Der moralische Instinkt
Über den natürlichen Ursprung unserer Moral
Aus dem Niederländischen von Christiane Kuby und Herbert Post
1. Edition 2011
Vandenhoeck & Ruprecht
This book gives a nuanced answer to the question of good and evil. It delegates our moral and immoral behaviour into five different moral systems, four of which are based on intuitions or emotions (the ethics of attachment, the ethics of violence, the ethics of cleanliness, the ethics of cooperation), whereas only one is rationally based (the ethics of principles). These forms of morals drive people to do things (or not do things) for very different reasons and in very different ways. But what is common to all moral systems is the fact that they limit our personal and individual freedom in favour of a higher goal, namely, that of the community. The author reveals what we know about the origin and development of morals, based on many examples that reveal morals often to be unreflected, spontaneous, emotion-driven processes. Neuroscientific insights provide convincing proof for how deeply morals are embedded in our physical nature.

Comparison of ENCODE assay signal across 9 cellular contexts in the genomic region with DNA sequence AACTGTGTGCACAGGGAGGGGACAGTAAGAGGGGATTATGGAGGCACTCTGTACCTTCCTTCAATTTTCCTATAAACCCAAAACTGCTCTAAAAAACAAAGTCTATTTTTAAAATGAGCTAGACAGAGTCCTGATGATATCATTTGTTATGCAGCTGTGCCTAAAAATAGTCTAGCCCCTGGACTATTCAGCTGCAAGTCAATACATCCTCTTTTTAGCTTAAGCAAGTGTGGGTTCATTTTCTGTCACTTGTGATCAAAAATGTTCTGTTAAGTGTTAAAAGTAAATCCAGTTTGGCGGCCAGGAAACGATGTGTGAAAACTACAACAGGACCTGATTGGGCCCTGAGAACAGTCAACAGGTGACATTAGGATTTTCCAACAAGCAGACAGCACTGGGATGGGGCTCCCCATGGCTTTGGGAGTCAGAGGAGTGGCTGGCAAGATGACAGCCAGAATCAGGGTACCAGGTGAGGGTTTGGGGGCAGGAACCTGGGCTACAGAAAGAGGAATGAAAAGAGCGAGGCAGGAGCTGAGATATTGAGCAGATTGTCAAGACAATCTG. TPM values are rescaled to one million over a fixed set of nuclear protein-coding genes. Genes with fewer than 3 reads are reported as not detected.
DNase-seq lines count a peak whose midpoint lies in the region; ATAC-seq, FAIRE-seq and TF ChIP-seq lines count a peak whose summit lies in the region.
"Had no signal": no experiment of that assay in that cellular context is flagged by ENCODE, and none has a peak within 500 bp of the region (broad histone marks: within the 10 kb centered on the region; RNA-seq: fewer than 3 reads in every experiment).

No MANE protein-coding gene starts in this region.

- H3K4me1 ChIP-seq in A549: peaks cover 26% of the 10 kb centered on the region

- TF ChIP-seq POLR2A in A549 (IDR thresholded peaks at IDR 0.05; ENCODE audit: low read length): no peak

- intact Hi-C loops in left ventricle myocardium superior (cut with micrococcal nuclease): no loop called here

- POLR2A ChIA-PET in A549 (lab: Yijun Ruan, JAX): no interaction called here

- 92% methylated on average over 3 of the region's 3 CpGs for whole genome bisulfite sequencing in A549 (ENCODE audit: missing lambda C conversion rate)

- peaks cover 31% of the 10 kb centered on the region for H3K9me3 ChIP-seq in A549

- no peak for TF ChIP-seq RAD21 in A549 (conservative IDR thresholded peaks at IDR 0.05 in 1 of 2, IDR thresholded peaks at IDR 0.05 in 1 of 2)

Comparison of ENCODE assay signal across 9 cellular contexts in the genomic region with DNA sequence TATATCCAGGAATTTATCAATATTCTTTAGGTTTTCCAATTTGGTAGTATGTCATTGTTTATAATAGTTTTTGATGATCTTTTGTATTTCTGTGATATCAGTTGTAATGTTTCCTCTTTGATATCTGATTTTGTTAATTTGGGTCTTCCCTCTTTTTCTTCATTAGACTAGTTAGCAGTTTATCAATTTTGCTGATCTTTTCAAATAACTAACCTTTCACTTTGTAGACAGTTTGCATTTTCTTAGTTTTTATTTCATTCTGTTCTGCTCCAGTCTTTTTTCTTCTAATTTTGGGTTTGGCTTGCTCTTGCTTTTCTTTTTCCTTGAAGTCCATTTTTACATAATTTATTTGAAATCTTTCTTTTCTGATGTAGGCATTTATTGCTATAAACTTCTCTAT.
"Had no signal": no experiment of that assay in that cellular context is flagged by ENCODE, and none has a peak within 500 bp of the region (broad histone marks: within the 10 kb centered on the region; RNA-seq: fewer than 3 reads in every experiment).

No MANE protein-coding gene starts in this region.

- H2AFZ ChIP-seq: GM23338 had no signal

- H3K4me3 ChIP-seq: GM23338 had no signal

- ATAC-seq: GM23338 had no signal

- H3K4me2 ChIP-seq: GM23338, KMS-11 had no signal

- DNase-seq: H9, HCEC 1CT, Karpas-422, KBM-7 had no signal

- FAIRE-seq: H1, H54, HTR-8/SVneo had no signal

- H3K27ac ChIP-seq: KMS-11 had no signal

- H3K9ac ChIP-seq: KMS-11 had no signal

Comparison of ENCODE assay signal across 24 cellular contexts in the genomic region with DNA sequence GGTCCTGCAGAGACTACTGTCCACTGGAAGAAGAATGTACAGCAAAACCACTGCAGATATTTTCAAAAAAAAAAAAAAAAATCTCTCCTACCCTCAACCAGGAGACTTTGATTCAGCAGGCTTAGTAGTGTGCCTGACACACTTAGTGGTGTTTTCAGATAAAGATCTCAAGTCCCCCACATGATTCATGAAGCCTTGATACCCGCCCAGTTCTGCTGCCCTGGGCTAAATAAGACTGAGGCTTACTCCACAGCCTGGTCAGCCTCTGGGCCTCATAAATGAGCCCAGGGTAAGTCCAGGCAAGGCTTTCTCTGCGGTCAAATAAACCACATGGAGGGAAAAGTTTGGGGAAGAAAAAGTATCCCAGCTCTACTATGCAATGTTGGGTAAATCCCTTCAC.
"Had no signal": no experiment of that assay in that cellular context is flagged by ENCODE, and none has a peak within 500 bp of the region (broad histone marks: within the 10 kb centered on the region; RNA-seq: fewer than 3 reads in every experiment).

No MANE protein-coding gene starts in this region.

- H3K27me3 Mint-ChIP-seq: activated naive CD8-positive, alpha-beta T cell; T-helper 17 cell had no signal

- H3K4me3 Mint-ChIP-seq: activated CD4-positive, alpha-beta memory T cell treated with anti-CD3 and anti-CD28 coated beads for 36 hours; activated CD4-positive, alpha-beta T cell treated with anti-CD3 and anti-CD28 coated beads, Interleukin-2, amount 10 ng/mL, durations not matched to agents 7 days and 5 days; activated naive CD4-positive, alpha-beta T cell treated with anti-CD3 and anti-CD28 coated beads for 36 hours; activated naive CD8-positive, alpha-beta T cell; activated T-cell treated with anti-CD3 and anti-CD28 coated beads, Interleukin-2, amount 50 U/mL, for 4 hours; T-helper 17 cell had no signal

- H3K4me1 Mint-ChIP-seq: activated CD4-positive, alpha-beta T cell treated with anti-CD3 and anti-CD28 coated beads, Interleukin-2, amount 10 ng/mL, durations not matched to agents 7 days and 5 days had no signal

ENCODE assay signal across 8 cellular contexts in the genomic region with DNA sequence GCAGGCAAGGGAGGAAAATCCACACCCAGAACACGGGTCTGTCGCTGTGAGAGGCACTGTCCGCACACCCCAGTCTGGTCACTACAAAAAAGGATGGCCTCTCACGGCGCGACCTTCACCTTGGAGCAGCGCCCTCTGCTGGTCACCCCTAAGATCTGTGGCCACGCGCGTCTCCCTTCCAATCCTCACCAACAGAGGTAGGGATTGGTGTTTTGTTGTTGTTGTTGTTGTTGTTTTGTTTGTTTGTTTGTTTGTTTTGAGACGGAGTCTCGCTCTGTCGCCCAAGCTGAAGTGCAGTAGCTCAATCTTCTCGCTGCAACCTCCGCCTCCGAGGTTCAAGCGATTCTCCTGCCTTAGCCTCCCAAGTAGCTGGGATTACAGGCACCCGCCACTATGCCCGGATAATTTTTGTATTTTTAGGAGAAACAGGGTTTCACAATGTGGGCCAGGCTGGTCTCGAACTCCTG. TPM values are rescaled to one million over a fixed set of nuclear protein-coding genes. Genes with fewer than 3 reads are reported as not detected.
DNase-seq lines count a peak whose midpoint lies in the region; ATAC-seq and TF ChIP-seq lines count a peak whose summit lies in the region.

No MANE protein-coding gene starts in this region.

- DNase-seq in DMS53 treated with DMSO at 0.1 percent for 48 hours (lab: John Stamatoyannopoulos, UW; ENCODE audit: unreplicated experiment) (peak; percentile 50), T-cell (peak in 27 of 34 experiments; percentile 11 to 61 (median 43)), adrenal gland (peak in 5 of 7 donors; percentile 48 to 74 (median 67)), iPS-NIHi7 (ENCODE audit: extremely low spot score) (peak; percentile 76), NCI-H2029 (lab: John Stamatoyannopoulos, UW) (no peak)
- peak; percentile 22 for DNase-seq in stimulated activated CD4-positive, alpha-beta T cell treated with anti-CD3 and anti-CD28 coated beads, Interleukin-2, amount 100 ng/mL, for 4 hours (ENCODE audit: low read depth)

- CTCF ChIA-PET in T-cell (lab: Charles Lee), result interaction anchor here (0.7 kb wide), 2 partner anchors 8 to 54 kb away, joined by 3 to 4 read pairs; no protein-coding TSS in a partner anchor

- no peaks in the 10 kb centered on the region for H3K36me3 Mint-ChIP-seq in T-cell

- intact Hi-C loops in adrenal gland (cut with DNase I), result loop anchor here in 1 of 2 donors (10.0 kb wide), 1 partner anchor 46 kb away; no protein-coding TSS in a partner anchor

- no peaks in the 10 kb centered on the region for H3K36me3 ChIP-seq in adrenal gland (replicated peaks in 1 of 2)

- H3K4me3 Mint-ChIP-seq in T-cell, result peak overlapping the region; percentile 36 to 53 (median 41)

This book deals not only with the soul of ethics, it also shows the flesh of ethics. It shows the skills mankind has – everywhere on the planet and in all cultures – to solve conflicts between self-interest and superordinate interests. It shifts its focus from cultural diversity to biological facts.
In summary, Verplaetse makes the case for ethics that are equally emotional and rational in nature.